Driving distracted

Regular readers may remember this from yesterday’s post in the “Technology Troubleshooting” section. I decided to repeat it today.

There was an interesting story that I read earlier this week.

B.C. man guilty of using mobile while driving,
even though it had a dead battery

Now, I’m not guilty of text while driving although I will admit that there really is a curiosity when you get a message on your phone while driving. You know what they say about curiosity and cats and all that. As a dog walker, I see people on their phones all the time as they go whizzing down the roads here. One of the roads that we walk has a speed limit of 80 km/h and the other 60 km/h because it’s a school zone.

As a matter of habit, I will try to make eye contact of the driver. As a fallback, if that fails, I keep my eyes on him/her just to see if they are paying attention to what they’re doing. I don’t want to get hit by a car and I most certainly don’t want Jaimie too either.

I don’t know what the answer is to those who use their phone while driving except for the increased penalties that we now have in Ontario. I think my reaction to the title above was a little strong in the beginning because it sounded bizarre. And yet, I totally understand the logic. I really do.

What do YOU do when your phone is unresponsive. You probably put more attention to it to see if you could find out what’s wrong. I think it’s just human nature to want to have a fix. Of course, if you’re like me, you do the insane thing of thinking that if I press harder, somehow it will fix it.

I’ve had people swerve on the road as they’re passing so I can testify that distracted driving really is a thing. It naturally follows that trying to debug or fix a problem would fall into that category.

I don’t ever want to get a ticket or the fine involved.

My new driving habit? I put my phone in a jacket pocket and zip the pocket. It’s a habit that’s worked well over the winter and the spring when I’m wearing a jacket. I’ve always hoped that, if I ever got stopped in a traffic stop or blitz, that it would be enough to convince an officer that I’m serious about not using it while driving. Now that the warmer weather is on the horizon, I’ll have to come up with a new technique.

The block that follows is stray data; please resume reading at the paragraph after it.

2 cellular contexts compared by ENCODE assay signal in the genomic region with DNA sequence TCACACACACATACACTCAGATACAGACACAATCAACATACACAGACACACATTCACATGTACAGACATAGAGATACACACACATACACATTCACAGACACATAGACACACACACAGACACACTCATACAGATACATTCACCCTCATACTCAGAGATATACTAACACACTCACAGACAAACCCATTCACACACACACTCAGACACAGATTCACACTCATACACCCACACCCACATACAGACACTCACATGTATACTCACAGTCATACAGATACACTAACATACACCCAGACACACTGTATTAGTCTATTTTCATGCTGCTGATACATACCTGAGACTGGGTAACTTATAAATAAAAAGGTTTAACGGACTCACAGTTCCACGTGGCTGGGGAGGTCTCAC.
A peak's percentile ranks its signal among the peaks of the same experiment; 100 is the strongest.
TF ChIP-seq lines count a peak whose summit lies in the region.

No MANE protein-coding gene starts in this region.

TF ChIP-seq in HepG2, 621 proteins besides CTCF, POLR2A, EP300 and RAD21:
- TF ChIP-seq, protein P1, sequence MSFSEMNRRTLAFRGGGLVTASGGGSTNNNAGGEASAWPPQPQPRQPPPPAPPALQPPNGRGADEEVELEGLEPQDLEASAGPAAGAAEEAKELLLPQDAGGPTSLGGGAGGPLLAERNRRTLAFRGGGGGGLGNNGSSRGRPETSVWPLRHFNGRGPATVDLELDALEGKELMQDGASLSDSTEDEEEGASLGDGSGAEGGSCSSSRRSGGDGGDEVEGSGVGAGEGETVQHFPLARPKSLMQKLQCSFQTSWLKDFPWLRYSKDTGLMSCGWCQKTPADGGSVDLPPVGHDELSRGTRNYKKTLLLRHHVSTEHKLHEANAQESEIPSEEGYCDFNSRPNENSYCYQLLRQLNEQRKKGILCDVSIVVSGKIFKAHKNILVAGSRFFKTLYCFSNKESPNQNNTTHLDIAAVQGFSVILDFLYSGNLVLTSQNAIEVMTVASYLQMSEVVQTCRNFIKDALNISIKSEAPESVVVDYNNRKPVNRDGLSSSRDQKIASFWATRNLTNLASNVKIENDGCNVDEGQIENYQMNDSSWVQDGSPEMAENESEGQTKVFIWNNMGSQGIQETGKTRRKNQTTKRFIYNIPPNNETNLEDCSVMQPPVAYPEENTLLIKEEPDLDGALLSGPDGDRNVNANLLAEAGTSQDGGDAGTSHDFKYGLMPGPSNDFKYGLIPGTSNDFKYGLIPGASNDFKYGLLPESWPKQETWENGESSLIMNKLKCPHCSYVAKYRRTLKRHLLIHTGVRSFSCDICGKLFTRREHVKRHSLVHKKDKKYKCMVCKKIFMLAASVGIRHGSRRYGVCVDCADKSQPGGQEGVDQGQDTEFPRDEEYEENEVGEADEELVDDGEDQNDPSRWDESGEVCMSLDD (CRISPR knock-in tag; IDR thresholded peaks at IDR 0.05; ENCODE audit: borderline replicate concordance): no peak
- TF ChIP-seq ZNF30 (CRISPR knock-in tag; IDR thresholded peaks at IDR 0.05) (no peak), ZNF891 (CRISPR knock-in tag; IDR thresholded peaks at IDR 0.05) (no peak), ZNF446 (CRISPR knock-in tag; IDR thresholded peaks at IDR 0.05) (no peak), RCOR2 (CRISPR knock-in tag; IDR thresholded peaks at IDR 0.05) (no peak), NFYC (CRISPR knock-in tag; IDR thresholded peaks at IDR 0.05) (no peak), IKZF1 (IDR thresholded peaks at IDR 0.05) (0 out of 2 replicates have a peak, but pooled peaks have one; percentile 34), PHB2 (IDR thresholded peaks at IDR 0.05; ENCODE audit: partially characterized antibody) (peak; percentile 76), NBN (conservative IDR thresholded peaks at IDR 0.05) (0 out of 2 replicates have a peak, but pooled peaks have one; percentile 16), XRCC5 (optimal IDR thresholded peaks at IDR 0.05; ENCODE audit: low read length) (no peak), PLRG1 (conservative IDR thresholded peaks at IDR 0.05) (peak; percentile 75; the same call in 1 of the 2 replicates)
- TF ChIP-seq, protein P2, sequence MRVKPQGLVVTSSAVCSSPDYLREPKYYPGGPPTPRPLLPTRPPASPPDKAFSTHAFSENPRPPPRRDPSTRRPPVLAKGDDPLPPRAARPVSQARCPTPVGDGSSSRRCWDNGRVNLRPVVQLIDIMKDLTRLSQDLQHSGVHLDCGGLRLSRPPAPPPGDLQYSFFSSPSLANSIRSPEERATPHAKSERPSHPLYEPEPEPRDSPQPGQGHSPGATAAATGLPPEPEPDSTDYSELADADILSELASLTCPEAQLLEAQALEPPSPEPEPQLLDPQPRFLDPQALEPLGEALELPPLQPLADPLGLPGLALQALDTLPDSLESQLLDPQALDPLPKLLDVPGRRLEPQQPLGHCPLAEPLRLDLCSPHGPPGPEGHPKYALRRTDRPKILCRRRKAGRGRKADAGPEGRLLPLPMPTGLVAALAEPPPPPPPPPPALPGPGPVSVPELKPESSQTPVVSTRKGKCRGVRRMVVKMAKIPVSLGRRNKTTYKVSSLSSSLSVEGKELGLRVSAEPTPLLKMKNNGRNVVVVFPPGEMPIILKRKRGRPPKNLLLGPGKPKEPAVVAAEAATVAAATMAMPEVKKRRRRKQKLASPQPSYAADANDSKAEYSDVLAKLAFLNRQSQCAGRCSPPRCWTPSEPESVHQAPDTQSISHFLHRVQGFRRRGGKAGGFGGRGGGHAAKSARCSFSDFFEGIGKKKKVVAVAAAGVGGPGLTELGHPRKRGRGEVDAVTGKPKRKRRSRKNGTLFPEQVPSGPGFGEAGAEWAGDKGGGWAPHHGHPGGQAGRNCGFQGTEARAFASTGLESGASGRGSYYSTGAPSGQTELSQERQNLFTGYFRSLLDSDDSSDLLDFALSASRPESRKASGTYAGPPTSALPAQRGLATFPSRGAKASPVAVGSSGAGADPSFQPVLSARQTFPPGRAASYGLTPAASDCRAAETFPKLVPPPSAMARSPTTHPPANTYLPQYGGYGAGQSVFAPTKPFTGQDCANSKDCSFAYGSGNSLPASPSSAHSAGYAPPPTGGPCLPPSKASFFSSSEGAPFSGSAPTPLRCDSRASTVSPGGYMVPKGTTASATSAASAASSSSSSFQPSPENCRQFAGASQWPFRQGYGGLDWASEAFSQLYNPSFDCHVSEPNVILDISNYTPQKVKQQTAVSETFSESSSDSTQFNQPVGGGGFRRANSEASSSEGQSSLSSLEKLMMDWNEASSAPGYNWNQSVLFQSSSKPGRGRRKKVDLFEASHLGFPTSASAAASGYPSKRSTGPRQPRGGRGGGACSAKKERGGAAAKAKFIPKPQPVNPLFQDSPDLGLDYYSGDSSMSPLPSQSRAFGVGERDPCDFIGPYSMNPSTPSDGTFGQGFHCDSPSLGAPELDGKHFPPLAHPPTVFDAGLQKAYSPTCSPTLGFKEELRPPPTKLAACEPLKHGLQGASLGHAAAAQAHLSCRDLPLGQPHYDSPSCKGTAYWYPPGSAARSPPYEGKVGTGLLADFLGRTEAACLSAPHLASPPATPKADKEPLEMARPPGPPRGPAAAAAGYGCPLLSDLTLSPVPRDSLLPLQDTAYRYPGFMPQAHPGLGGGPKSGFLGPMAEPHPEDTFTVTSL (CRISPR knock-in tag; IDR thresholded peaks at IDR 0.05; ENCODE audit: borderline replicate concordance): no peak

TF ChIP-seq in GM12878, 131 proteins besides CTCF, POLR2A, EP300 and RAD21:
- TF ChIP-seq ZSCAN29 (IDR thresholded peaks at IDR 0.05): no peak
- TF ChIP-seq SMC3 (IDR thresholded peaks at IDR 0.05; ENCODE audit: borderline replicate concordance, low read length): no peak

How do you handle this situation yourself?


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6 thoughts on “Driving distracted

  1. I think that more people should embrace my flip phone option. No texting on it, so no distraction. 🙂 With my driving and parking skills, I don’t need additional distractions. 🙂

    Aviva

  2. My bad. I forgot completely that there’s a whole group of people who have access to texting-challenging technology. The 1, 2, or 3 tap option would discourage ME from texting even at the best of times!

  3. Mine is always zipped up in a pocket while driving too — the side pocket in my purse 🙂

    I get so infuriated seeing others using their phones while driving — various age groups doing so.

  4. My Bluetooth device will read to me and let my reply by talking to it. It’s not 100% reliable at text commands though. I may need to by a better one. (same problem with my Pixel as with my old Windows Phone so I am sure it is the device). Works well for phone calls though.

  5. My iPhone has an option for me to block notifications while I am driving. I won’t hear any texts or calls when the phone senses me driving or riding in a car (I can override this if I am a passenger!) I put my phone in my pocket because I am worried about crashing and not being able to find it! (I know…silly.) In the warm months it’s in my purse, or my school bag. I will admit to using it when I drive and need GPS services, but that’s typically programmed before I start to drive and then I don’t touch it until I arrive.

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